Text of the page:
Law, spending cap plans tied by GOP to debt limitation agreement
Changes to Social Security and Medicare eligibility, spending limits and safety net work requirements are among the top priorities for leading House Republicans who want to use the debt limit deadline. next year to win concessions from the Democrats.
The four Republicans interested in chairing the House Budget Committee in the next Congress have said in interviews that next year’s deadline to raise or suspend the debt ceiling is a leverage point if their party can take control of the House in November’s midterm elections.
The Republican position – which members are still formulating – could set the stage for an explosive stalemate next year, reminiscent of negotiations in 2011 when the wave of Tea Party Republicans attacked the Obama administration over spending.
It’s also possible that Republicans will push for process-oriented legislation — such as requiring a reduction in the debt-to-GDP ratio — that could then put major rights programs in play.
If Congress does not raise or suspend the debt ceiling by the deadline, the federal government would default on payments officials had already agreed to make. Treasury Secretary Janet Yellen warned during 2021 negotiations that a default would be “a disaster” and could cause a financial crisis.
“The debt limit is clearly one of those tools that Republicans — that a Republican-controlled Congress — will use to make sure that we do everything we can to make this economy strong,” said the Rep. Jason Smith (R-Mo.), the senior member of the House Budget Committee. He is seeking the GOP’s top spot on the tax-drafting ways and means committee, but said if he doesn’t get it, he’ll stay in his position on the budget committee.
Representatives Jodey Arrington (R-Texas), Buddy Carter (R-Ga.) and Lloyd Smucker (R-Pa.) are seeking the top spot on the budget committee if Smith gets the ways and means role. These three agreed-upon Republicans must use the debt deadline to enact fiscally conservative legislation. Rep. Kevin Hern (R-Okla.), head of the Republican Review Committee’s budget and spending task force, also said the upcoming debt deadline is “obviously a leverage point.”
Republican lawmakers have already begun discussing the potential outcomes of their debt limitation demands, Smucker said, including, “What would we consider a victory? What would we consider a fiscally responsible budget? »
Making such sweeping changes to people’s rights programs could be politically perilous, one of the reasons such proposals have failed in the past. The ideas have already become campaign fodder for Democrats, with President Joe Biden warning that Republicans would put Social Security and Medicare “on the chopping block.”
Republicans acknowledged the risk, with Arrington saying that if members come up with too many specific approaches, “it can get so politicized.” This time, Smucker said high inflation after record deficits could give conservatives the political will to seek the ambitious cuts needed to reduce public spending.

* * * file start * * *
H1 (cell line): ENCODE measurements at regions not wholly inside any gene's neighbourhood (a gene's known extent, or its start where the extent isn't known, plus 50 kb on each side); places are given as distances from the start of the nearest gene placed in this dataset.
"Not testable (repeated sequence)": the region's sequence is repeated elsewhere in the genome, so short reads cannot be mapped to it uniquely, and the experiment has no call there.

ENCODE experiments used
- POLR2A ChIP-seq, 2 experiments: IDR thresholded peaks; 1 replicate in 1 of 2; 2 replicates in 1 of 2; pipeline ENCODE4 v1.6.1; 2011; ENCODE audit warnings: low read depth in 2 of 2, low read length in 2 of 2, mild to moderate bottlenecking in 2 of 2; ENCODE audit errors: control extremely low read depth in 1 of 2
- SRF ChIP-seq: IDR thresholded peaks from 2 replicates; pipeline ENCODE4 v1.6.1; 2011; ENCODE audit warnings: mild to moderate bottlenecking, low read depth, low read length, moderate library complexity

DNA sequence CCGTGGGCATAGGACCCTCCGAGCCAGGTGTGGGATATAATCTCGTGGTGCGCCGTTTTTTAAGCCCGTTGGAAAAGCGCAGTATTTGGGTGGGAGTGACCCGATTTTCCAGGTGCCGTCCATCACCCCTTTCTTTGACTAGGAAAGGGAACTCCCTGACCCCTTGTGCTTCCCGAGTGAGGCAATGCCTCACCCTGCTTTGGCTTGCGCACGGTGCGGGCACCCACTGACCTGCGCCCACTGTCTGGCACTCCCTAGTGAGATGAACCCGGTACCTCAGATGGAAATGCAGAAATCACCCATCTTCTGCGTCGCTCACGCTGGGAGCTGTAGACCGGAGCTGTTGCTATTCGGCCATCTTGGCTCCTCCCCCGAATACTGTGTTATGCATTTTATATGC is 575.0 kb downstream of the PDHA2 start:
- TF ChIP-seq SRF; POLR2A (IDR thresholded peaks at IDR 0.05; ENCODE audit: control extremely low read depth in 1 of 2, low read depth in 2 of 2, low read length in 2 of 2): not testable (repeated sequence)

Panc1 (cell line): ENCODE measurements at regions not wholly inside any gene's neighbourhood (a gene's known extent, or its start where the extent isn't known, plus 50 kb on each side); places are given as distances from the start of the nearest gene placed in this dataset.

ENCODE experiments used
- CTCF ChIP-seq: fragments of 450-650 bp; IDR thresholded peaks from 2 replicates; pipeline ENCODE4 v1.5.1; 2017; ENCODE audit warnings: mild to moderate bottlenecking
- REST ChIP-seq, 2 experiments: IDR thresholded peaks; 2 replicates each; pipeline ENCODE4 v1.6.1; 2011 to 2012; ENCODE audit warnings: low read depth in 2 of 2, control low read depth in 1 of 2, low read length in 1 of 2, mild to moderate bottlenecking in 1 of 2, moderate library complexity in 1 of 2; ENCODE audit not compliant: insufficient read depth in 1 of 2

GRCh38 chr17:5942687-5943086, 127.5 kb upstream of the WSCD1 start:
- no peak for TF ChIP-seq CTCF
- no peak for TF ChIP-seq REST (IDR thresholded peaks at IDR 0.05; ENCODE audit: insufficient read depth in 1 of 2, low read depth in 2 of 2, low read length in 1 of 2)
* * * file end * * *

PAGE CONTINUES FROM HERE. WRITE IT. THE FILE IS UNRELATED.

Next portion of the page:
Focus on rights
Social Security and Medicare need to be addressed in the near future, some lawmakers said. “Our primary focus has to be non-discretionary — it has to be about rights,” Carter said.
A bipartisan negotiation on Social Security and Medicare would likely start with Democrats pushing for more revenue, while “Republicans have a list of eligibility reforms, and we don’t like tax increases “, Arrington said. He said raising the age of eligibility for both programs would be a common-sense change.
Cutting benefits for wealthier Americans could also cut costs, Smucker said.
“We have to make sure we deliver on the promises that were made to the people who really need it, the people who depend on it,” Smucker said. “So some sort of resource test would potentially help ensure that we can do that.”
Social Security and Medicare are the two largest mandatory expenditures — formula-based programs that aren’t negotiated annually by Congress, unlike discretionary funds. Some of the trust funds that help support the programs could run out of money over the next 12 years, leading to cuts in benefits. The Social Security Old Age and Survivors Insurance Trust Fund is expected to be exhausted after 2034, according to the program board. The Medicare Hospital Insurance Trust Fund is projected run out of funds in 2028.
The Republican Study Committee, the largest group of House Republicans, released a budget plan in June, which called on lawmakers to gradually raise the Medicare eligibility age to 67 and Social Security eligibility to 70 before indexing both to life expectancy. He supported withholding payments to those who took early retirement and whose income exceeded a certain limit. And he endorsed exploring options to reduce the payroll taxes that fund Social Security and redirect them to private alternatives. He also urged lawmakers to “phase in increased means testing” for Medicare.